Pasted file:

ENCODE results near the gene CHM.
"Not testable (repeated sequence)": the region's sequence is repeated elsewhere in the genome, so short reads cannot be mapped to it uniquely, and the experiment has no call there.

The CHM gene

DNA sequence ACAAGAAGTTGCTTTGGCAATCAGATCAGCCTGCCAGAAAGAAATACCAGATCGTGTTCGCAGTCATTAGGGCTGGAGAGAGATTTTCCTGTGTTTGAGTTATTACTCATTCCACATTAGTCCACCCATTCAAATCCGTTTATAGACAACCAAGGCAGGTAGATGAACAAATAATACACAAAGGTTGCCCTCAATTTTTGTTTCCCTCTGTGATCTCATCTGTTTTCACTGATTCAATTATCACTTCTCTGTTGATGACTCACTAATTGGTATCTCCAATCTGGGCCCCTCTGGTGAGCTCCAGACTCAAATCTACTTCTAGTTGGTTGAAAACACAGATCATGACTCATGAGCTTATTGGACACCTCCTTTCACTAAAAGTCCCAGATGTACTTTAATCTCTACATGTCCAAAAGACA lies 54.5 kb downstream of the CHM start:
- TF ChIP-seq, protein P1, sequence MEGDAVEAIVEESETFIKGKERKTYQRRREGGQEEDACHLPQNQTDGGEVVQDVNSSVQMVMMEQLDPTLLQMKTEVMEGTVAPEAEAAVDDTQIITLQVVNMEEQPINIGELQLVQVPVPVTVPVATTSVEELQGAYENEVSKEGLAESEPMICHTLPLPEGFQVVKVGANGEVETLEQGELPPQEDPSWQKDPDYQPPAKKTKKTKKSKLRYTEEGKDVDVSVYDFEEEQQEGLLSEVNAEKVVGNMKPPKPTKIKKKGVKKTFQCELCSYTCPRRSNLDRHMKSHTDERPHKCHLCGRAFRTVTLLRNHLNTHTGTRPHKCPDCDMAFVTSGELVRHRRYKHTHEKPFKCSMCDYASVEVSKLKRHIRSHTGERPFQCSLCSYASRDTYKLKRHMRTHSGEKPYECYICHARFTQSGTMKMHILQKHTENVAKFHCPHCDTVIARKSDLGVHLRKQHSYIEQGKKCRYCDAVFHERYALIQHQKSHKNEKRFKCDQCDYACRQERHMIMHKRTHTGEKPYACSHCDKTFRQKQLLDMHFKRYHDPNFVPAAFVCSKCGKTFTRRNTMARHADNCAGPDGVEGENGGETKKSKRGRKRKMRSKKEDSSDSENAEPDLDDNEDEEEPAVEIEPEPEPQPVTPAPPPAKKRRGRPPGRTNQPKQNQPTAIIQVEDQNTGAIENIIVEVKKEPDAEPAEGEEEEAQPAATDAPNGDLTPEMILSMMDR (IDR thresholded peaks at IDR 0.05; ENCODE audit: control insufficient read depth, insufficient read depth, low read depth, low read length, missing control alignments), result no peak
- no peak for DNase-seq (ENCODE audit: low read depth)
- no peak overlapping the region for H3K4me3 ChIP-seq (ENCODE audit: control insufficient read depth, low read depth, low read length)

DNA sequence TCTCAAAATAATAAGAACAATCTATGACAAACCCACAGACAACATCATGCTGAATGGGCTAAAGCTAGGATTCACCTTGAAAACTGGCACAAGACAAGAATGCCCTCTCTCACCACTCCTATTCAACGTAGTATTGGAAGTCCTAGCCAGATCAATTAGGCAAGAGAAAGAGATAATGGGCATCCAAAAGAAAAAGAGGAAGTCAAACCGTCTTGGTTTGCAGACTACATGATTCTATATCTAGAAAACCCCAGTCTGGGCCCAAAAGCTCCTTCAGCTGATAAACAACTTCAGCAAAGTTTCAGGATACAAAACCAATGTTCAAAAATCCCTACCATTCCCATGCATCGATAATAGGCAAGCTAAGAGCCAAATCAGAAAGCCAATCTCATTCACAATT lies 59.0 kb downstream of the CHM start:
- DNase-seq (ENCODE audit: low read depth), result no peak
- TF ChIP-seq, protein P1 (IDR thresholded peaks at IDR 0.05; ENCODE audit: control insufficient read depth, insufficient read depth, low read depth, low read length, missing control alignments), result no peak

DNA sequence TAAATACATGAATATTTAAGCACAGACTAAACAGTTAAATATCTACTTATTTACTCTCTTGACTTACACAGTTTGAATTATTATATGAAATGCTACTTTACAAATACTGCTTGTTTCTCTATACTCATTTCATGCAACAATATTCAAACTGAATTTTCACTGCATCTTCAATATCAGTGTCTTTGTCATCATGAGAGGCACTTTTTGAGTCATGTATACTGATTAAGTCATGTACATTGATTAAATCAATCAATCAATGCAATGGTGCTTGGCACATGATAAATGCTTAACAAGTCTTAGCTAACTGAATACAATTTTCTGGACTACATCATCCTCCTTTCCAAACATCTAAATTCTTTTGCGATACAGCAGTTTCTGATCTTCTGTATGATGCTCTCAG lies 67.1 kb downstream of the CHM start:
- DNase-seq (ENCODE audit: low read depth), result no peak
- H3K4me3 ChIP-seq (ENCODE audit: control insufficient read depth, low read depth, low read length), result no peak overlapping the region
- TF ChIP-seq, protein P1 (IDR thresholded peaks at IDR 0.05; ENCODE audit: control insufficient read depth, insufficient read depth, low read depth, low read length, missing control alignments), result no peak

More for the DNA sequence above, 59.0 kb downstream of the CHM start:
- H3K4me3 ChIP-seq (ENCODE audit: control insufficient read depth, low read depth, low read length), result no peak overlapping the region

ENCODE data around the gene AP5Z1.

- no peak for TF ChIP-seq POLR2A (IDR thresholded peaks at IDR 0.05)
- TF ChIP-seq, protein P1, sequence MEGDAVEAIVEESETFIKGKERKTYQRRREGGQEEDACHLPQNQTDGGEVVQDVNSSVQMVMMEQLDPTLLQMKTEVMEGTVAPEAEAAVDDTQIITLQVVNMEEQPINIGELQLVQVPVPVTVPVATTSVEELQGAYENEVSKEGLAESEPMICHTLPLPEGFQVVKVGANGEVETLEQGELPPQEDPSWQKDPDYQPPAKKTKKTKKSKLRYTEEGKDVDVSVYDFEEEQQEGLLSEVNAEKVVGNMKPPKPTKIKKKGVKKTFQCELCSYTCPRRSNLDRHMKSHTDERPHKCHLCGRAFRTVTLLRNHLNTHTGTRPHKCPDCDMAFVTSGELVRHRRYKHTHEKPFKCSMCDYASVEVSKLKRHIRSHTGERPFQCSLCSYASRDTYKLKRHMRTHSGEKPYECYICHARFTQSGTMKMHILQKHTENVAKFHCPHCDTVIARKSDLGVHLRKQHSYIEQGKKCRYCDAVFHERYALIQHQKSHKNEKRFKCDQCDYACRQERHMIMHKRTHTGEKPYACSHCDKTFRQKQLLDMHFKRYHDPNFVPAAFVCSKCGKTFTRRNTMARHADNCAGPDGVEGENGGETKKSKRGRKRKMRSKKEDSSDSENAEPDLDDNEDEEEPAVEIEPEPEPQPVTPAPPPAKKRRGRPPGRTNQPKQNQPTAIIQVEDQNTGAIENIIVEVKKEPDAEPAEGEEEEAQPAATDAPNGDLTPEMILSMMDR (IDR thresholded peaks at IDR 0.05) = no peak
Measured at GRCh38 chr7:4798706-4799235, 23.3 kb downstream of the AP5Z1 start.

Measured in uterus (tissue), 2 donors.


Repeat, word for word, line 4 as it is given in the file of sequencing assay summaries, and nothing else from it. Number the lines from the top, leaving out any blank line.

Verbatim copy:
DNA sequence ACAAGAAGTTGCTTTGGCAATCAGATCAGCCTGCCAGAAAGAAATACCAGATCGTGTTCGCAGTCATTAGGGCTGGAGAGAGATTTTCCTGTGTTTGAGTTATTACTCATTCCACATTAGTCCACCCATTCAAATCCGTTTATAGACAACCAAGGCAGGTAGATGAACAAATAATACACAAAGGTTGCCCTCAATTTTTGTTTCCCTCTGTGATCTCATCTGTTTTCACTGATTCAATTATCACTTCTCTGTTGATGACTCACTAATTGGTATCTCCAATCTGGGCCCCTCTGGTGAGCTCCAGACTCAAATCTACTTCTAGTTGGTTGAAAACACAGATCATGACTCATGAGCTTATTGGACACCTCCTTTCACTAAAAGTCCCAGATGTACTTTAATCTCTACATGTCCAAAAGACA lies 54.5 kb downstream of the CHM start: